Unions have submitted a request for a 5% pay increase for all council staff in 2018-19, which would add an extra £559m to the sector’s wage bill if it was met in full.
The request, lodged today with the national employers which negotiates pay on behalf of councils, is considerably more than the 1% increase unions agreed to for the financial years 2016-17 and 2017-18.
It comes at a time representatives from Unison, GMB, and Unite, as well as the national employers, are working together to try and develop a new structure for the sector’s pay spine. Councils were already being warned that alone could increase pay bills by up to 6% on average but this pay claim comes on top of that.
The claim for the year from next April seeks to move the lowest paid staff onto the real living wage of £8.45 an hour, or £9.75 in London. Unions said that is “in addition” to the 5% pay rise for all staff.
The claim follows eight years of government-imposed pay restraint which has seen wages either frozen or held to a 1% increase, the unions added.
Unison’s head of local government Heather Wakefield said “many council employees and their families are struggling to keep afloat”.
“New recruits and experienced staff are essential for the smooth running of services,” she said. “Yet poverty pay means local authorities are struggling to attract and hold on to staff, and those left are doing more for less.”
Rehana Azam, GMB national secretary for public services, said workers in local government were “suffering the worst squeeze on their pay in living memory” which was “contributing to a public sector recruitment and retention crisis that is undermining the quality of services”. She said the pay claim was “vital” and added the general election result was “a clear vote for a new approach and against the running down of public services”.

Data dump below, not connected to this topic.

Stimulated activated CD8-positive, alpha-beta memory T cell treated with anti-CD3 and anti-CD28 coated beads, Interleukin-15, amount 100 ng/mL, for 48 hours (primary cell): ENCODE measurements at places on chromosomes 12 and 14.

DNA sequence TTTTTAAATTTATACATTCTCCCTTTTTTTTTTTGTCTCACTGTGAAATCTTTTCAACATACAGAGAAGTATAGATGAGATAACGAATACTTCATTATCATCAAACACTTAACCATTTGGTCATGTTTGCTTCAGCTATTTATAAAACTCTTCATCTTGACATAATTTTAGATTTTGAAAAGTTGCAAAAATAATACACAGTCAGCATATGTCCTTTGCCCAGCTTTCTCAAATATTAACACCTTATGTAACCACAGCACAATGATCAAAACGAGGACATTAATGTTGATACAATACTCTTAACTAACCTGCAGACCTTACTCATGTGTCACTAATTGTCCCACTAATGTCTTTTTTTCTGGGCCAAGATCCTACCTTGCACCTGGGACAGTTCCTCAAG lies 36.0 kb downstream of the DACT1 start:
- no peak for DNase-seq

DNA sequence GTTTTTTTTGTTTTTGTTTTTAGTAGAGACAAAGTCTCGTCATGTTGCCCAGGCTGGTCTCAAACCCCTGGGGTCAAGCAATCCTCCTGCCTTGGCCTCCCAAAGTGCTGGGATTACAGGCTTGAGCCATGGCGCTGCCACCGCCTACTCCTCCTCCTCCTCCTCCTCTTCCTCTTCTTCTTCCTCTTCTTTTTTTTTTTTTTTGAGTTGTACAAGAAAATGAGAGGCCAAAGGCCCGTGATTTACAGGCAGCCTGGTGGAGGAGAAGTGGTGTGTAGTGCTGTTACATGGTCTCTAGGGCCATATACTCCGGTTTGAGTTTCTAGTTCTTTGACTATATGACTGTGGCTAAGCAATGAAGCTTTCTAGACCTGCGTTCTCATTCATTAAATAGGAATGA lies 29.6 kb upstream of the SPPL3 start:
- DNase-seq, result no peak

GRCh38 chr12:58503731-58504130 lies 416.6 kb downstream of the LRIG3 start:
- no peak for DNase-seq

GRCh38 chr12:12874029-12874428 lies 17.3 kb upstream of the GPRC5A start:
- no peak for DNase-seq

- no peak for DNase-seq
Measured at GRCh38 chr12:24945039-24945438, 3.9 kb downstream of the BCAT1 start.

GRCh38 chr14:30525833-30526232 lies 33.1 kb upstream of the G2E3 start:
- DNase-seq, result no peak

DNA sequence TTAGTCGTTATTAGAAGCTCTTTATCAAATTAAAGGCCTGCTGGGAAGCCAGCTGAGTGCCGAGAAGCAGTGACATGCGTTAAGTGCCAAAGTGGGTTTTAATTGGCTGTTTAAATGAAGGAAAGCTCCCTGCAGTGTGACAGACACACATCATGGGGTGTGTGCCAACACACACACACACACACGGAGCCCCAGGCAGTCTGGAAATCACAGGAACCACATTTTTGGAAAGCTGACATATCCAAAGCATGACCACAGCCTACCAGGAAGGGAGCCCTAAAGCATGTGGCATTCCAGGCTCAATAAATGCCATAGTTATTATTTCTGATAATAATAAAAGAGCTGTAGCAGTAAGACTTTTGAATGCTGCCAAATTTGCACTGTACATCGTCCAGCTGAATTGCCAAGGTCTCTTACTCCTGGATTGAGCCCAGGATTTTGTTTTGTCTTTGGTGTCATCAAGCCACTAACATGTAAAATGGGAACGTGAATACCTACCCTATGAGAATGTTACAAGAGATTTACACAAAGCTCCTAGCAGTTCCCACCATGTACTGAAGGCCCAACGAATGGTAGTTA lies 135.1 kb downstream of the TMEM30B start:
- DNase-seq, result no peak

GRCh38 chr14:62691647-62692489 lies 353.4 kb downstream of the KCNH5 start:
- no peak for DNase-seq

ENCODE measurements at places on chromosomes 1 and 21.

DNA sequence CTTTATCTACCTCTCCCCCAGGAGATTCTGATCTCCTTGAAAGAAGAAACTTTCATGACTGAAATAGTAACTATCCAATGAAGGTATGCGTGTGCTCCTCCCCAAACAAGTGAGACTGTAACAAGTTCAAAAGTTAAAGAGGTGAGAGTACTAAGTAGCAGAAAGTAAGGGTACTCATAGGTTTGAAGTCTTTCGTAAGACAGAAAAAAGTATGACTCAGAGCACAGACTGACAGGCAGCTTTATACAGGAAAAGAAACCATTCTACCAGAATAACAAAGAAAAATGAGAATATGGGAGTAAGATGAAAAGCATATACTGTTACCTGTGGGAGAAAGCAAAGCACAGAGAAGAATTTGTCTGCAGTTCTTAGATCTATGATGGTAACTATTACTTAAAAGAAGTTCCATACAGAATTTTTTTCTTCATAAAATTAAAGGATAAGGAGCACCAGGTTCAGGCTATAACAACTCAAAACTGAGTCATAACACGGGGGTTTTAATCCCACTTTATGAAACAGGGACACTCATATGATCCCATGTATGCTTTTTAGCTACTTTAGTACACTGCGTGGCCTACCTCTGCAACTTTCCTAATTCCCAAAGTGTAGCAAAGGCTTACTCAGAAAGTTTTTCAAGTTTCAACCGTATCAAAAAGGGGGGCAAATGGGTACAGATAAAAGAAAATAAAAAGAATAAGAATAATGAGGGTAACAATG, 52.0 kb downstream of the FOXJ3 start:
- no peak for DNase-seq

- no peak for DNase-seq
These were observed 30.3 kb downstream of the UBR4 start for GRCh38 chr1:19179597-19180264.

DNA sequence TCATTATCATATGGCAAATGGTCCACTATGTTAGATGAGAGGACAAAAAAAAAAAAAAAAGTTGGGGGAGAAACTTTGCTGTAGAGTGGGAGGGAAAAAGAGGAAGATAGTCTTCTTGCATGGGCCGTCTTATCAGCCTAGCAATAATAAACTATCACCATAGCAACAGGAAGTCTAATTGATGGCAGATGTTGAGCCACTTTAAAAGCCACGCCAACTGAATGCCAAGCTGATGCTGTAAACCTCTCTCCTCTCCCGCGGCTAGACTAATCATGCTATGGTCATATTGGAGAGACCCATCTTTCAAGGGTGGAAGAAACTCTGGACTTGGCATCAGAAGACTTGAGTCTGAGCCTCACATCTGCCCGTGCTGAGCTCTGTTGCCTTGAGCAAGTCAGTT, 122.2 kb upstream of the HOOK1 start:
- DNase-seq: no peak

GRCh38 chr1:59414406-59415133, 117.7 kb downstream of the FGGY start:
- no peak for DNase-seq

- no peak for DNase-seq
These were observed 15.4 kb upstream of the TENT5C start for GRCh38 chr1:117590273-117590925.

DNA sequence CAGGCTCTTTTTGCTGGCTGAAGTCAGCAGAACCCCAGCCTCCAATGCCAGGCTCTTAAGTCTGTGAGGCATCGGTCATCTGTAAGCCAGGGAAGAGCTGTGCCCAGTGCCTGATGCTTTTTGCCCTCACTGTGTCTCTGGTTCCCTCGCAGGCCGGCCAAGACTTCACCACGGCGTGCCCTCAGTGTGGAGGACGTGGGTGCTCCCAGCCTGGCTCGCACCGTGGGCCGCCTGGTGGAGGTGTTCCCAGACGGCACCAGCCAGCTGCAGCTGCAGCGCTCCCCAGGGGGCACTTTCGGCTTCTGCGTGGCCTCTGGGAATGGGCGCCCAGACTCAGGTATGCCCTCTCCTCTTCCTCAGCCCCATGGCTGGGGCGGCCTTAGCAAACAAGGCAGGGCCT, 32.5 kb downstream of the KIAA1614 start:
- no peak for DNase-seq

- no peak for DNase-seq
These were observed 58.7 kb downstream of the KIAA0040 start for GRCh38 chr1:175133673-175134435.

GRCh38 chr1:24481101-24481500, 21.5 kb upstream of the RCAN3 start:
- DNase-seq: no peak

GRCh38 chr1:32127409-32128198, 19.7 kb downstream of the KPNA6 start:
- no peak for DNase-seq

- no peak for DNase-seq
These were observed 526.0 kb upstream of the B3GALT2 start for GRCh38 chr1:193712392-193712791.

Unite national officer for local authorities Fiona Farmer said: “Theresa May and the employers need to recognise the loyalty local government workers have shown in the face of savage cuts and begin to address poverty pay by accepting this pay claim.”
Responding to the pay claim, Sian Timoney, chair of the national employers, said: “We will be consulting with councils in the coming weeks on pay across the workforce and in particular how we can meet the challenge of the government’s proposed level of the national living wage over the next few years. The unions’ claim will form part of the consultation.
“We recognise that public sector workers have had lower than average pay awards for a few years now, but local government continues to face significant financial challenges so we are surprised that the unions are seeking such an ambitious pay award. Local government has lost more than half a million jobs in recent years and meeting this claim would result in many more such job losses.”